Although shaded, this area does get some sun, so our palette was limited but not terribly so.  Turtlehead, purple coneflower, blazingstar and sedges were included.  The rain garden will hold and sink most rains, keeping stormwater runoff from other yards and the sewer system or local streams.

Plants waiting to go in

You can see the new cedar privacy fence going in at this stage too.  It matches the one on the other side that we put in several years ago.  Cedar is naturally decay resistant and smells great!

Plantings allow the stream to meander, yet keep the turf edge
straight for ease of care

Finally, the remaining yard was sodded with fescue for quick coverage with a more shade tolerant turfgrass.  We also over seeded with an additional fescue/bluegrass seed blend for resiliency.  Overseeding each Fall with a blend of fescues, some perennial ryegrass, and one that also includes new shade tolerant bluegrass varieties, like Sabre III™, will help maintain this lawn long term.

Native woodland plants were used in the shadier foundation plantings to tie the space together with the woodland edge theme.  Plants included woodland phlox, wild ginger, columbine and ferns.  Corners were softened to make mowing quick and easy.

Stream close-up with echinacea color popping 

Another angle

Rain Garden in the corner, dappled shade

Saturday, June 4, 2022

It's Sunday!

I've long been an advocate for healthier people, cleaner water and protecting our soil!

That's why I'm super excited to partner with and share Sunday, a newer lawn care company that helps empower everyone to grow better, healthier, greener spaces today, and for generations to come. 

Sunday is dedicated to changing the world one yard at a time!

Each Sunday product is created to support the entire lawn ecosystem - by working with nature, not against it, and using leading-edge science to get back to how nature is supposed to work.

Sunday lawn care products use better, simpler ingredients (with names you can pronounce) to boost active grass growth and cultivate rich, living soil for a healthy, more self sustaining lawn.

Sunday also has effective and easy to use products for weed and pest control that use carefully selected ingredients with your family in mind.

Go to getsunday.com now, use code


and you'll get 20% off your cart!

Sunday, May 1, 2022

Slope fix, No retaining wall

This project started with a call from the homeowner who had a dangerous slope to mow with potential for erosion issues.  Although the last few years were very busy, we were able to fit this mid-summer project in when we happened to be working nearby.

The homeowner wanted something to hold the bank stable, without a retaining wall and pollinator friendly if possible.  But not something too wild looking...

Little Bluestem to the rescue!  This hardy native grass has a nice blue-green color in summer and will spread to hold the bank in place.  It grows to about three feet tall with a fibrous root system.  A selection of native wildflowers, lower diversity for a 'tidy' appearance, will give the bees and butterflies something to enjoy as well.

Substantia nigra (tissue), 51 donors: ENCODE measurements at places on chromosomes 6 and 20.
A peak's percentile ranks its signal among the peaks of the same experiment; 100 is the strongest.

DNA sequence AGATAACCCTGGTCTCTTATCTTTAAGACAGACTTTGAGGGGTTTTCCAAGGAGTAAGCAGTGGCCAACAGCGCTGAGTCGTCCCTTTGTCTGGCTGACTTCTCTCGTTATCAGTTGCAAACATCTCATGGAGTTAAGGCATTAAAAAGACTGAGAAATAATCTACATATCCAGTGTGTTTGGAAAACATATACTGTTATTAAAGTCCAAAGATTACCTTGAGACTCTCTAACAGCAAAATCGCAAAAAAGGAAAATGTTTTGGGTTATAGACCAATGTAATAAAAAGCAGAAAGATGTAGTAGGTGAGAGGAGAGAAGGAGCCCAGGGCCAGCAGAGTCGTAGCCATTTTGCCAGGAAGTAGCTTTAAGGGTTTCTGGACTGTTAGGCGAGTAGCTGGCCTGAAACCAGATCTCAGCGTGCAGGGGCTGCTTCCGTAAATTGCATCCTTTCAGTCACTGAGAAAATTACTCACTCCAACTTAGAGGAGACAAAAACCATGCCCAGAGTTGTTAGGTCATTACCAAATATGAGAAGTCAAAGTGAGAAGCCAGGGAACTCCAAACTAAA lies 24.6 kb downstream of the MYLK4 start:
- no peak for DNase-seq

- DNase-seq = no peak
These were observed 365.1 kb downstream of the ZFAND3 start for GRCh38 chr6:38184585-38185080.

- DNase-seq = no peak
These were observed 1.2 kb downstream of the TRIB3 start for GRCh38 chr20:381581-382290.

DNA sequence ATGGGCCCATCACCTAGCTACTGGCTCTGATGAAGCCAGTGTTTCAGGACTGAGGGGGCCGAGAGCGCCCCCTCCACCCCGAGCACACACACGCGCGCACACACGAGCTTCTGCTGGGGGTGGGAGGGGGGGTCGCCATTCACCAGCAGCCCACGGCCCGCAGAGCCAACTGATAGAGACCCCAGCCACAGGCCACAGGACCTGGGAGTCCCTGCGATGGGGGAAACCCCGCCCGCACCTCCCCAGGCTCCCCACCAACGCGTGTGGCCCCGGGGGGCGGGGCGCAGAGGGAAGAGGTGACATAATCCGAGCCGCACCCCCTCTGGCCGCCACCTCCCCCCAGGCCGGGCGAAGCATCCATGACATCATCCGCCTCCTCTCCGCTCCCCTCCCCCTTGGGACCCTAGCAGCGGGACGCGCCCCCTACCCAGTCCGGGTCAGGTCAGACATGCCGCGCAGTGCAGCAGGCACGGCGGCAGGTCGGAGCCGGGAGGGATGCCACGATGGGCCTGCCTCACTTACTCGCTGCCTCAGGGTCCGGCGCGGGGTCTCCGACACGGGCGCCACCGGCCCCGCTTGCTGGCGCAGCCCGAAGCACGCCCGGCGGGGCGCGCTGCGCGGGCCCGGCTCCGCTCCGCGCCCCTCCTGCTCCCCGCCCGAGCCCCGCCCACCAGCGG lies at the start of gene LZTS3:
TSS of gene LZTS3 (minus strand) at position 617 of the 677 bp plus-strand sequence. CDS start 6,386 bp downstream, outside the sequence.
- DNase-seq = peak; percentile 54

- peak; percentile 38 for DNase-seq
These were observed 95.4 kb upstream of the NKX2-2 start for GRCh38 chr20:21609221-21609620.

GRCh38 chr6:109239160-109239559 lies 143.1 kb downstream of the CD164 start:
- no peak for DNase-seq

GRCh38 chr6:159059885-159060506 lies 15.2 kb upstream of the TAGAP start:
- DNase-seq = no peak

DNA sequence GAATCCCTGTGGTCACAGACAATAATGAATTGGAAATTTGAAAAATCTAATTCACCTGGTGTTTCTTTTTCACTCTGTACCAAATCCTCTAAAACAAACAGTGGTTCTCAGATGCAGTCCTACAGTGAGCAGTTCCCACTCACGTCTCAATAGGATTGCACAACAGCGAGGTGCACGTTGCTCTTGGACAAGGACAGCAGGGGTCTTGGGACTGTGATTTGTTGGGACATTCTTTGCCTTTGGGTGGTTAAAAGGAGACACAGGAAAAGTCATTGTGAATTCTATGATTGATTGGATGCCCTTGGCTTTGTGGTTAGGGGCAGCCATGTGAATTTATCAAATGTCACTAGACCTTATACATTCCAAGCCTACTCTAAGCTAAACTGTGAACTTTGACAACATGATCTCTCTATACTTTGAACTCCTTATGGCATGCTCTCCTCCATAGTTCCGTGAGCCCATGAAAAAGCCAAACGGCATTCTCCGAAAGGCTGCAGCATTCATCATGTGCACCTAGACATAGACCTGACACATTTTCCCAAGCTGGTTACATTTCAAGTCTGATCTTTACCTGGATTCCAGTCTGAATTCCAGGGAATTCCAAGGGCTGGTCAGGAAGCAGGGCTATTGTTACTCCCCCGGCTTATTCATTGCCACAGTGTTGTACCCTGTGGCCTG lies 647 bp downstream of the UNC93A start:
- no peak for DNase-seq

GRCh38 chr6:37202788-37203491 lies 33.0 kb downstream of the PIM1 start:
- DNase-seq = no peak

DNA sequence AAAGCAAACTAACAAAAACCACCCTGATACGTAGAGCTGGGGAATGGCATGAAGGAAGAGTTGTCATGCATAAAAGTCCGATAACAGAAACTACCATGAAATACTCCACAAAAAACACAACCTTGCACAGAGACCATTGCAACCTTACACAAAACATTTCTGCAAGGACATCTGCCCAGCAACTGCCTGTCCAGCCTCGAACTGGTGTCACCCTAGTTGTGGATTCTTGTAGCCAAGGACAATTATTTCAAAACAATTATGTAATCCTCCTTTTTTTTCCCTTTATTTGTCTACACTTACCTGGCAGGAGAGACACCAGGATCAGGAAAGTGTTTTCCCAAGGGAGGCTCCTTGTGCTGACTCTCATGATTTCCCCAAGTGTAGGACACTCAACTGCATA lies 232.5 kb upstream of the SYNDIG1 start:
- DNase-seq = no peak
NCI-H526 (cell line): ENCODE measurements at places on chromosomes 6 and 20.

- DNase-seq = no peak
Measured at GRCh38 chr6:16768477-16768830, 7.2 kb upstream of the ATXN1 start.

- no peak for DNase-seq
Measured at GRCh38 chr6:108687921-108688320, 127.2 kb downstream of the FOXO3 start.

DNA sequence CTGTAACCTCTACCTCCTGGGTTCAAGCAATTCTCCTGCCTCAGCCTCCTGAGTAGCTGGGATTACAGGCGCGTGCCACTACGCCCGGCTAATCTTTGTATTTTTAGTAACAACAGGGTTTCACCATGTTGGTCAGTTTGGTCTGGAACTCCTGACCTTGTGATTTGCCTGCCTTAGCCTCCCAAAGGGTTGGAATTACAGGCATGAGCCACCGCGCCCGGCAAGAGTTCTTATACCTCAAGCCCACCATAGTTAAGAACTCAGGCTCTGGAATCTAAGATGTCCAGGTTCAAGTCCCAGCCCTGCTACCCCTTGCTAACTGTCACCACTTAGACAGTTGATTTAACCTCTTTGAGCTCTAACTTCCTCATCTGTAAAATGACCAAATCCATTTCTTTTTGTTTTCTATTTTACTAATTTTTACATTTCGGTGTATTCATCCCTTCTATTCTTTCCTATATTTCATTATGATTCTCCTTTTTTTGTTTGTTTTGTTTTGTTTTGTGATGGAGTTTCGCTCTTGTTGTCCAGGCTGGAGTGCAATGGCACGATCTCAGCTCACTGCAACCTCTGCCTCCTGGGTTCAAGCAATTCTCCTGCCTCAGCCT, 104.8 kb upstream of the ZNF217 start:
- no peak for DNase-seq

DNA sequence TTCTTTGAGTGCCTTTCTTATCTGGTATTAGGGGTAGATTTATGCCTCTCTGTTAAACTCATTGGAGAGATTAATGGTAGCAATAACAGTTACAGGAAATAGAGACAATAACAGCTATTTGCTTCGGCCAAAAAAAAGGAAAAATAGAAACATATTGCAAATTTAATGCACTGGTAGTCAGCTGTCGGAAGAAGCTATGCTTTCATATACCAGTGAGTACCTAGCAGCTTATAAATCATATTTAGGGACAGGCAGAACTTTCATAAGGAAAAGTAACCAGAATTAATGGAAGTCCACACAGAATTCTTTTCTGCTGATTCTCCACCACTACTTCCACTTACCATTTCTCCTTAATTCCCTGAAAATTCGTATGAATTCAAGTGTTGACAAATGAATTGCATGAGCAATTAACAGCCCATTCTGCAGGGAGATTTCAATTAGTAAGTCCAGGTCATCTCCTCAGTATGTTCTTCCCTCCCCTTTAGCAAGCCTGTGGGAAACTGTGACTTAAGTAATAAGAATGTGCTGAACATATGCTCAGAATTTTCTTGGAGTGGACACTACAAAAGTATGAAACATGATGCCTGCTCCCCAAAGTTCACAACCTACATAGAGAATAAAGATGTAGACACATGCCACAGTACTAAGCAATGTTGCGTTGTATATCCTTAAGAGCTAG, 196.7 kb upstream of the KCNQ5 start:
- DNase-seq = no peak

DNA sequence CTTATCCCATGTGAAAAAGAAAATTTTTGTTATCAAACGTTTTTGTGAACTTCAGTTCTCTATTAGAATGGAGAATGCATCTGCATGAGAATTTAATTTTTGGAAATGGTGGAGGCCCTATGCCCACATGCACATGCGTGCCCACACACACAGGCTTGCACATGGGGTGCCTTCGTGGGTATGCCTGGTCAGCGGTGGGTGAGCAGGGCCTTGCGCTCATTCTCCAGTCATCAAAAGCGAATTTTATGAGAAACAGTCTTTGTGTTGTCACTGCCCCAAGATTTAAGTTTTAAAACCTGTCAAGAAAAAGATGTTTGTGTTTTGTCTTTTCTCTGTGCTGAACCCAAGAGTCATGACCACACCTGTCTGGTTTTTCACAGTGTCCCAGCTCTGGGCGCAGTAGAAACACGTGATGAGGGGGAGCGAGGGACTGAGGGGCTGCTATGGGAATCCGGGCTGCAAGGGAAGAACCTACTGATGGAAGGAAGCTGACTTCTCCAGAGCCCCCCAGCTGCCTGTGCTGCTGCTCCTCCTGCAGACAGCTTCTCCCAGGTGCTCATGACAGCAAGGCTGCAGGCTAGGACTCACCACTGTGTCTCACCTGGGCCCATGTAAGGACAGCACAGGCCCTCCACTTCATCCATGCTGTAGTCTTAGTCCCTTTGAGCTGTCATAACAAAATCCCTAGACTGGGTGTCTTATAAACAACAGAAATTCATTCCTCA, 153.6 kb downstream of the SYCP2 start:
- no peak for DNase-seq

For this one, we stripped the existing sod, evened out the grade across the slope, added in prairie grasses & wildflowers, mulched and also tried a new trick (similar to these products at Amazon affiliate link) to hold the mulch in place until the plants fill in.  

This new little patch of 'prairie' with Little Bluestem's fall colors of copper to crimson, and wildflower blooms will give this space year long interest to the homeowners and passing traffic on this somewhat busy intersection (which made for an interesting installation).

Before - not too bad on this end, but...

I wouldn't want to mow that either!

Monday, April 25, 2022

Save Money, Secure Food, Start a Garden

This is a great year to start that garden you've always thought about!

Bill Mollison, co-founder of Permaculture

With rising inflation, due to a multitude of issues - supply chain problems, lost productivity during the pandemic catching up, and efforts to stimulate a lagging economy - growing a garden can help reduce food costs.

Sure, brand new stylish cedar raised beds will cost a lot to get started, especially with current lumber prices.  Wood scraps can also be found if you know where to look, or build one out of used pallets.  Look for the "HT" stamp which means Heat-Treated for durability instead of chemically treated.  The gardens built with these may not last as long, but they will get you started and can be replaced easily after a few seasons.

But also skipping that step and adding new in ground garden, or adding soil on top of cardboard can be a great lower cost option.

Lasagna Beds in Beaverdale

Upcycled garage doors used in raised beds

Increasingly bare shelves, with a seemingly random rotation of available products, eggs and chicken (even before the bird flu) to fresh fruit and vegetables, are causing some to think of new/old ways to get through temporary, but increasingly longer, grocery shortages.  This can definitely can be alleviated with some homegrown produce, neighborhood veggie swaps and farmers market items.

Also, with a stressed food supply, every calorie you grow and consume, is one less calorie this system has to provide. The more people do this, the more pressure it takes off the food system and supply chains - our friends the farmers, truck drivers and retail workers.  Even if you live in an apartment a few herbs or tomatoes growing on a sunny deck or patio makes a difference.

A few dollars in seeds can yield many, many times that in food savings!

You can take pride in what you've helped provide, get the health benefits of soil & being outside with dirt on your hands, and you may even pick up a new hobby!

Raised beds in Windsor Heights

Geoff Lawton Online

Friday, April 22, 2022

Happy Earth Day 2022

Happy Earth Day!

It's a 'soggy' one out there today!

One way to help care for the planet is by putting in a Rain Garden like this one in Johnston.
They capture stormwater and soak runoff into the ground, instead of letting it rush into the storm sewers.
Full Rain Garden in Early Spring

That helps prevent chocolate milk looking streams (below) that pollute rivers downstream with sediment.
Sediment laden suburban stream

For more Earth Day posts from previous years, click

Sunday, April 17, 2022

Happy Easter 2022

 Happy Easter everyone!

These are such a fun plant to grow, and due to the loss of shortgrass prairie ecosystems, the population of Pulsatilla patens, or Pasque Flower, is declining.  Growing some in our yards can help support the native insects that rely on them.

Pasque flower on our sidewalk prairie

Blooming early makes it a nice addition of color to somewhat drab, early native landscapes.  

The Pasque Flowers common name is derived from the Hebrew word for Passover, "pasakh", and refers to it's Easter flowering period.

I hope you have a blessed week!